* RBC profit slides, stock falls 4.4 pct
* Drops reference to U.S. growth from plans
* Scotiabank slightly top estimates, shares up 3 pct (Updates with details from Scotiabank call)
By Cameron French
TORONTO, Dec 3 (Reuters) - Royal Bank of Canada (RY.TO) posted an unexpected drop in quarterly profit on Friday, sending its stock down 4 percent, and indicated it was no longer planning to build a leading U.S. retail bank unit around its money-losing North Carolina-based operation.
Rival Bank of Nova Scotia (BNS.TO), in contrast, posted better than expected results, sending its shares up 3 percent.
Profit at Royal, Canada’s largest bank, was stung by a drop in trading income, higher costs and a weak performance at its U.S. retail bank, which posted a quarterly loss for the 10th straight quarter due to foreclosures and higher staff costs.
“Overall, we are certainly disappointed with the results of our international banking segment,” Chief Executive Gord Nixon said on a conference call.
The U.S. operation, RBC Bank, has been a continual weak spot for Royal , which unveiled a new set of strategic objectives on Friday that noticeably omitted a previous goal of building a leading U.S. retail franchise.
The bank’s growth focus is now centered on international capital markets and wealth management, Nixon said. RBC agreed in October to buy British fund manager BlueBay Asset Management BBAY.L for about US$1.5 billion.
Nixon said RBC would decide what to do with the U.S. retail bank when it its performance improves.
However, speculation that it may pull out of the region has picked up since the RBC said in October it was selling its North Carolina-based Liberty Life insurance unit.
“It’s really ‘go big or go home’,” said Gavin Graham, president of Graham Investment Strategy.
Officials on the call said Royal’s international segment, which also includes its Caribbean operations and its RBC Dexia unit, should return to quarterly profit in 2011.
RBC also said trading income fell due to narrow bond yield spreads and a drop in market activity from last year, while higher pension and marketing costs boosted expenses.
The result follows largely disappointing results from other Canadian banks this quarter, but it also comes as Canada’s banking sector has drawn praise for exiting the financial crisis with strong capital and profit levels.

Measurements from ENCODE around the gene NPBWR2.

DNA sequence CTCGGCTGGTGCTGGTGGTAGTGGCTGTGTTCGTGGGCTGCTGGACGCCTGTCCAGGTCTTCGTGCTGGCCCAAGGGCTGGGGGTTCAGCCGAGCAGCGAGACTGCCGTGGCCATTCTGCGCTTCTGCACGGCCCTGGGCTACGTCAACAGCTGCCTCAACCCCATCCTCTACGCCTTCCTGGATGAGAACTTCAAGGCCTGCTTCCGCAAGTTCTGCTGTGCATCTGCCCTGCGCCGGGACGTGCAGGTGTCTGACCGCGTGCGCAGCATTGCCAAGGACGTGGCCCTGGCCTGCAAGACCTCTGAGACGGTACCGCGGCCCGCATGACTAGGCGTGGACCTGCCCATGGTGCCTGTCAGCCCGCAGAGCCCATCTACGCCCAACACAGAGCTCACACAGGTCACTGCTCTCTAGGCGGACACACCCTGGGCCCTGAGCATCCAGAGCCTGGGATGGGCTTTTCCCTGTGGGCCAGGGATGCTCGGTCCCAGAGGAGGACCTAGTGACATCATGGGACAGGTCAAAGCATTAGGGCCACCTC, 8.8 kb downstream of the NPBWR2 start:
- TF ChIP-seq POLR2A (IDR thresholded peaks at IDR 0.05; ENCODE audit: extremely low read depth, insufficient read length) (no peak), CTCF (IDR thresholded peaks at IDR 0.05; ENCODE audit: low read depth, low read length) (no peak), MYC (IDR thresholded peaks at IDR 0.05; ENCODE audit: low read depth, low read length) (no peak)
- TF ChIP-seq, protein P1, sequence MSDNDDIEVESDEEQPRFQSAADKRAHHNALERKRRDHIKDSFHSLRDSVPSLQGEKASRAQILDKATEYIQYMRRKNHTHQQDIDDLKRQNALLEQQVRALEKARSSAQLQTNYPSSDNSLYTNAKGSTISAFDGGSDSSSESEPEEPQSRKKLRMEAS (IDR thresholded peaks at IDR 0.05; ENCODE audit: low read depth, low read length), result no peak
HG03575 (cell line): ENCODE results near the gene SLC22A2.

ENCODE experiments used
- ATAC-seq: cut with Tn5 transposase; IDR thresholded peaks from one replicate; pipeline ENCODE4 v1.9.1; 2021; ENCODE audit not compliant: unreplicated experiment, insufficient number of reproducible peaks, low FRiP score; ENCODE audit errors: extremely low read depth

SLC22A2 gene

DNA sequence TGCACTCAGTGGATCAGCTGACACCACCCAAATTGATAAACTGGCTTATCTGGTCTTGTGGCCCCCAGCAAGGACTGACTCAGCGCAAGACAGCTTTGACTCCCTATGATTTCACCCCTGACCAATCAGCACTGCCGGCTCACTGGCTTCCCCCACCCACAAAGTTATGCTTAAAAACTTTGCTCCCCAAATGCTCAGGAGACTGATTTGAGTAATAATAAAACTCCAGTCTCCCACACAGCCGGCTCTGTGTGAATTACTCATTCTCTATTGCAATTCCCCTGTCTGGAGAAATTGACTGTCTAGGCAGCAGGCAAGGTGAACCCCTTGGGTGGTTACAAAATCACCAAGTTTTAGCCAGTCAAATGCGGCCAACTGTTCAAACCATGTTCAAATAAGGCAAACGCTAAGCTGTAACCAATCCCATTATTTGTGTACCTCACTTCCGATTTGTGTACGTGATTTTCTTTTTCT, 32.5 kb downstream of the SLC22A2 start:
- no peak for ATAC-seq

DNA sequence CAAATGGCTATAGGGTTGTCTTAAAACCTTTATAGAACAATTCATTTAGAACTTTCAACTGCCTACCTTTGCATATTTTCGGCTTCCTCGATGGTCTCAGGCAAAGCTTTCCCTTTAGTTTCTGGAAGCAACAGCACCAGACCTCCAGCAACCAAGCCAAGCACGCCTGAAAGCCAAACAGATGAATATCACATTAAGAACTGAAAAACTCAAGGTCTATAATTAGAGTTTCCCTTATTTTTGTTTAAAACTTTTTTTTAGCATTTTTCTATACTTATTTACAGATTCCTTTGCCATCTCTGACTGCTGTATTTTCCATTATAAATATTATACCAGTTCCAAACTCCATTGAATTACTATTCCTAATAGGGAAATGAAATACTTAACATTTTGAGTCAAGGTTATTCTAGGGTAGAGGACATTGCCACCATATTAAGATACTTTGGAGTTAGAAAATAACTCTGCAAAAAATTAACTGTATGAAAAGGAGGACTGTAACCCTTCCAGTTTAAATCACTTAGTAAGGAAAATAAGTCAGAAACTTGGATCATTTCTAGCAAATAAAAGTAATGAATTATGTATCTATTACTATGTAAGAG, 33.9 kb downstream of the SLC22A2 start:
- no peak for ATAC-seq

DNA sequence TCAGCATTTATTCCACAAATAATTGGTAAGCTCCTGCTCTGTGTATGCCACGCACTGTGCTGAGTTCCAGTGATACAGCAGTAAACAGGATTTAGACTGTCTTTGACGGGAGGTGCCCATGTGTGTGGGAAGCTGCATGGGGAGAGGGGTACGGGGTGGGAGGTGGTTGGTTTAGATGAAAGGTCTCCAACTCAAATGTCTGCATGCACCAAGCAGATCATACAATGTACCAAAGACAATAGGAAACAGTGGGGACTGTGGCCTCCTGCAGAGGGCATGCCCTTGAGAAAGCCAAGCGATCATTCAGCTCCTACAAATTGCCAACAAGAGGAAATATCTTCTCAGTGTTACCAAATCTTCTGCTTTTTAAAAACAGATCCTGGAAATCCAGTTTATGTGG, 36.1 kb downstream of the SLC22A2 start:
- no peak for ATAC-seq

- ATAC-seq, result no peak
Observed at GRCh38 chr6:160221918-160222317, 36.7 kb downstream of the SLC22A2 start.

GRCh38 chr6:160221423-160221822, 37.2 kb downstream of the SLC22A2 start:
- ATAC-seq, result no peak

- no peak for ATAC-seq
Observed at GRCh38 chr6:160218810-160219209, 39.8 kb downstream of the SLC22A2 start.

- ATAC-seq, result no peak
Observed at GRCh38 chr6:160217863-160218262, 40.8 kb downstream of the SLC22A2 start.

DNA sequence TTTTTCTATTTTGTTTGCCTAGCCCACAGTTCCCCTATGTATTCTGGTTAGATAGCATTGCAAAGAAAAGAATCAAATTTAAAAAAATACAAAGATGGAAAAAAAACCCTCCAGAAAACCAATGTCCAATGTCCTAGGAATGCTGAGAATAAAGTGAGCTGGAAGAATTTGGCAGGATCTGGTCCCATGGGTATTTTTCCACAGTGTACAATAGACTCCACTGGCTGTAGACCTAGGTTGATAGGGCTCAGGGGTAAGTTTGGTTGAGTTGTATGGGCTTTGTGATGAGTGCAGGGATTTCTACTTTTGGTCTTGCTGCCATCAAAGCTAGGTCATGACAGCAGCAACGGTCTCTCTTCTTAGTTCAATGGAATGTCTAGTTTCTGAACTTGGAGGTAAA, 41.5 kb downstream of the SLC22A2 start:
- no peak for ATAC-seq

“Expectations have grown quite high, and disappointments like this tend to be exacerbated in the stock price,” said Craig Fehr, an analyst at Edward Jones.
Net earnings, which included a C$116 million ($116 million) accounting loss on the sale of Liberty Life, were C$1.1 billion, or 74 Canadian cents a share, down from C$1.2 billion, or 82 Canadian cents a share in the year-ago quarter.
Core earnings of 84 Canadian cents a share fell short of analysts’ estimates of a profit of C$1.00 a share.
Royal’s shares closed down C$2.47 at C$53.25.
Scotiabank, Canada’s No. 3 lender, posted earnings of C$1.02 a share, narrowly beating estimates of C$1.00.
Profit was boosted by domestic and international retail banking income, partially offset by weaker trading revenue.
However, the trading had a muted impact on Scotiabank, whose focus is on expanding retail operations in Latin America and Asia, as well on as its wealth management arm.
Speaking on a conference call, Scotiabank Chief Executive Rick Waugh said the bank would raise its dividend payout ratio to a range of 40-50 percent going forward, from its previous target range of 35-45 percent.
“It provides us with greater flexibility to increase our dividend while still reinvesting for growth,” said Waugh, adding the bank’s current payout ratio is around 50 percent.
National Bank of Canada (NA.TO) raised its quarterly payout earlier this week and other Canadian banks are seen raising their payouts next year.
Last month Scotiabank agreed to buy the 82 percent of DundeeWealth (DW.TO) it does not own for C$2.3 billion.
Its shares rose C$1.66 to C$55.63 on Friday in Toronto.
For a FACTBOX on Canadian bank earnings, see [ID:nN03114480]
$1=$1.00 Canadian Reporting by Cameron French; editing by Rob Wilson